WHYY prototypes dashboard to measure audience engagement

An attempt by Philadelphia’s WHYY to measure the impact of its news website has its execs asking bigger questions about the best ways to gauge success in public media. In July 2013, WHYY needed an accurate and effective way to measure the progress of NewsWorks, the station’s digital news venture, launched in 2010. The station talked with CPB, a primary funder of NewsWorks, about integrating an R&D budget for site analytics into the next phase of NewsWorks’s grant. “At some point during that conversation, we got to talking about Google Analytics and how many phantoms Google Analytics make people chase,”said Chris Satullo, v.p. of news and civic dialogue at WHYY. The popular analytics service provides data that, according to Satullo,“sound really important but [are] really set up for e-commerce” rather than public service.

Pubmedia symposium examines how to define, quantify impact

“Impact” is a feel-good media buzzword of the moment, increasingly required by the funders of many projects and invoked by some PTV stations, news organizations and documentary producers as key to demonstrating the social good derived from their work. But defining the concept and then measuring whether a media project has demonstrated its value remain elusive challenges for many. During “Understanding Impact,” a two-day symposium convened last month at American University in Washington, D.C., participants explored a number of the ad hoc systems for tracking impact that are taking form. Organizations including the Center for Investigative Reporting in Emeryville, Calif., and KETC, the Nine Network of St. Louis, have developed their own methodologies and hired staff members to measure the impact of their work.

PBS’s Sepulveda: Stations can do more to engage Latinos, broader communities

PBS stations need to share more information among themselves as they work to increase their community impact, PBS’s new senior v.p. of station services Juan Sepulveda said at the two-day “Understanding Impact” symposium, convened by the Public Media Futures Forum and the Center for Investigative Reporting April 17 and 18. The forum, which took place at American University, explored how public media organizations can measure and analyze the impact of their work. Sepulveda, who started at PBS in January, said he was still trying to get a sense of how actively stations are working on issues of impact and how much information they’re sharing. So far, he’s concluded that a small number of stations are “doing it right,” he said, adding that “if we’re honest, a big chunk of the system is not.”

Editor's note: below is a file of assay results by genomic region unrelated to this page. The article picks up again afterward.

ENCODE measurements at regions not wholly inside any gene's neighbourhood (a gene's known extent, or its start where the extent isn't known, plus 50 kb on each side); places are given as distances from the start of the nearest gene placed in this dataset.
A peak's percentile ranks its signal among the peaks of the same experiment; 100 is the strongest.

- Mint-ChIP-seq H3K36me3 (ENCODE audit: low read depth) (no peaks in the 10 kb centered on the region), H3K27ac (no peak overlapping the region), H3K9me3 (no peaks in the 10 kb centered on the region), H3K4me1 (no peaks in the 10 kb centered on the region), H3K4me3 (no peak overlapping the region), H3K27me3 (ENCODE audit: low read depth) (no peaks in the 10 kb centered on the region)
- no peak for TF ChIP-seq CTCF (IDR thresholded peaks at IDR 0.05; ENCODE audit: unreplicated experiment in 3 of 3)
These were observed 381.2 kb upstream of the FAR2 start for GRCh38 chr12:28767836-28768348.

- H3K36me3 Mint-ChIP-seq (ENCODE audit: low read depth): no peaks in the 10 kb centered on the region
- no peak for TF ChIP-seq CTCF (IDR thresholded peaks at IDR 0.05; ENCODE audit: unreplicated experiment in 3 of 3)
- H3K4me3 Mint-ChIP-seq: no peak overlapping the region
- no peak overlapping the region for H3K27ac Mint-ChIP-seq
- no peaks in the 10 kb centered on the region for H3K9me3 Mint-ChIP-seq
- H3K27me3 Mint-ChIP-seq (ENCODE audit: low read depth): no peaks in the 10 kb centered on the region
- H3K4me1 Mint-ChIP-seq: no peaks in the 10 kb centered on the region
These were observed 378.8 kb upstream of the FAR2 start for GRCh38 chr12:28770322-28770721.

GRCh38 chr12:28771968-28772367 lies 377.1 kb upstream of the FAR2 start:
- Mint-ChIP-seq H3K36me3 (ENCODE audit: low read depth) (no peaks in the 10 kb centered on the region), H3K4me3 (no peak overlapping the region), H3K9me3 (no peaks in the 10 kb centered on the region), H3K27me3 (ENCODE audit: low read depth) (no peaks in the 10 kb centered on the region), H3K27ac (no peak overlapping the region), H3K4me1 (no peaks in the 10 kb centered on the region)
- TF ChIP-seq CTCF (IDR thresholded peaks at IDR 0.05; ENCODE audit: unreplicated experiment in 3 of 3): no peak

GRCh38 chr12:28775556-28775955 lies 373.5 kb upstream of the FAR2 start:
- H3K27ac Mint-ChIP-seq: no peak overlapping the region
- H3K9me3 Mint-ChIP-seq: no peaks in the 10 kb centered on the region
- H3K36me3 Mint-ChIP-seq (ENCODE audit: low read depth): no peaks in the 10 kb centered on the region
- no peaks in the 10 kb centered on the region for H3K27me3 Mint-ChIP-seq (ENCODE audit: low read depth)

Sepulveda saw firsthand the success of digital outreach and community-organizing tactics when he worked to mobilize Texans and Latinos for President Obama’s campaigns. Public TV can apply those strategies to get stations “more directly involved in what’s happening with each other,” he said.

Public Media Futures Forum explores impact measurement and analysis

“Understanding Impact,” a two-day symposium, will explore how public media organizations can measure and analyze the impact of their work. Convened by the Public Media Futures Forum and the Center for Investigative Reporting, the event is taking place at American University in Washington, D.C. Check out the schedule below. Due to technical difficulties, we are unable to offer a live stream of today’s proceedings. Please see CIR’s live blogging page for updates. Schedule
Thursday, April 17

10–10:30 a.m. — Welcome

Ed Beimfohr, Associate Dean, Operations & Strategic Initiatives, American University School of Communication
Mark Fuerst, Director, Public Media Futures Forums
Robert Rosenthal, The Center for Investigative Reporting (CIR)

10:30–11:10 a.m. — CIR case study: Veterans Reporting

Amy Pyle, CIR
Aaron Glatz, CIR
Lindsay Green-Barber, Ph.D., ACLS Public Fellow, CIR

11:20 a.m. – 12 p.m. — A Theory of Community Impact

Amy Shaw, Sr. VP for Community Engagement, KETC/Nine Network, St.

Pubcasters capture 21 national Edward R. Murrow Awards

WLRN in Miami won large-market radio Murrows for feature reporting and use of sound. Chicago’s WBEZ also won for news documentary and hard-news reporting. The award for investigative reporting went to KQED and the Center for Investigative Reporting, both based in San Francisco, for “Broken Shield: Exposing Abuses at California Developmental Centers.”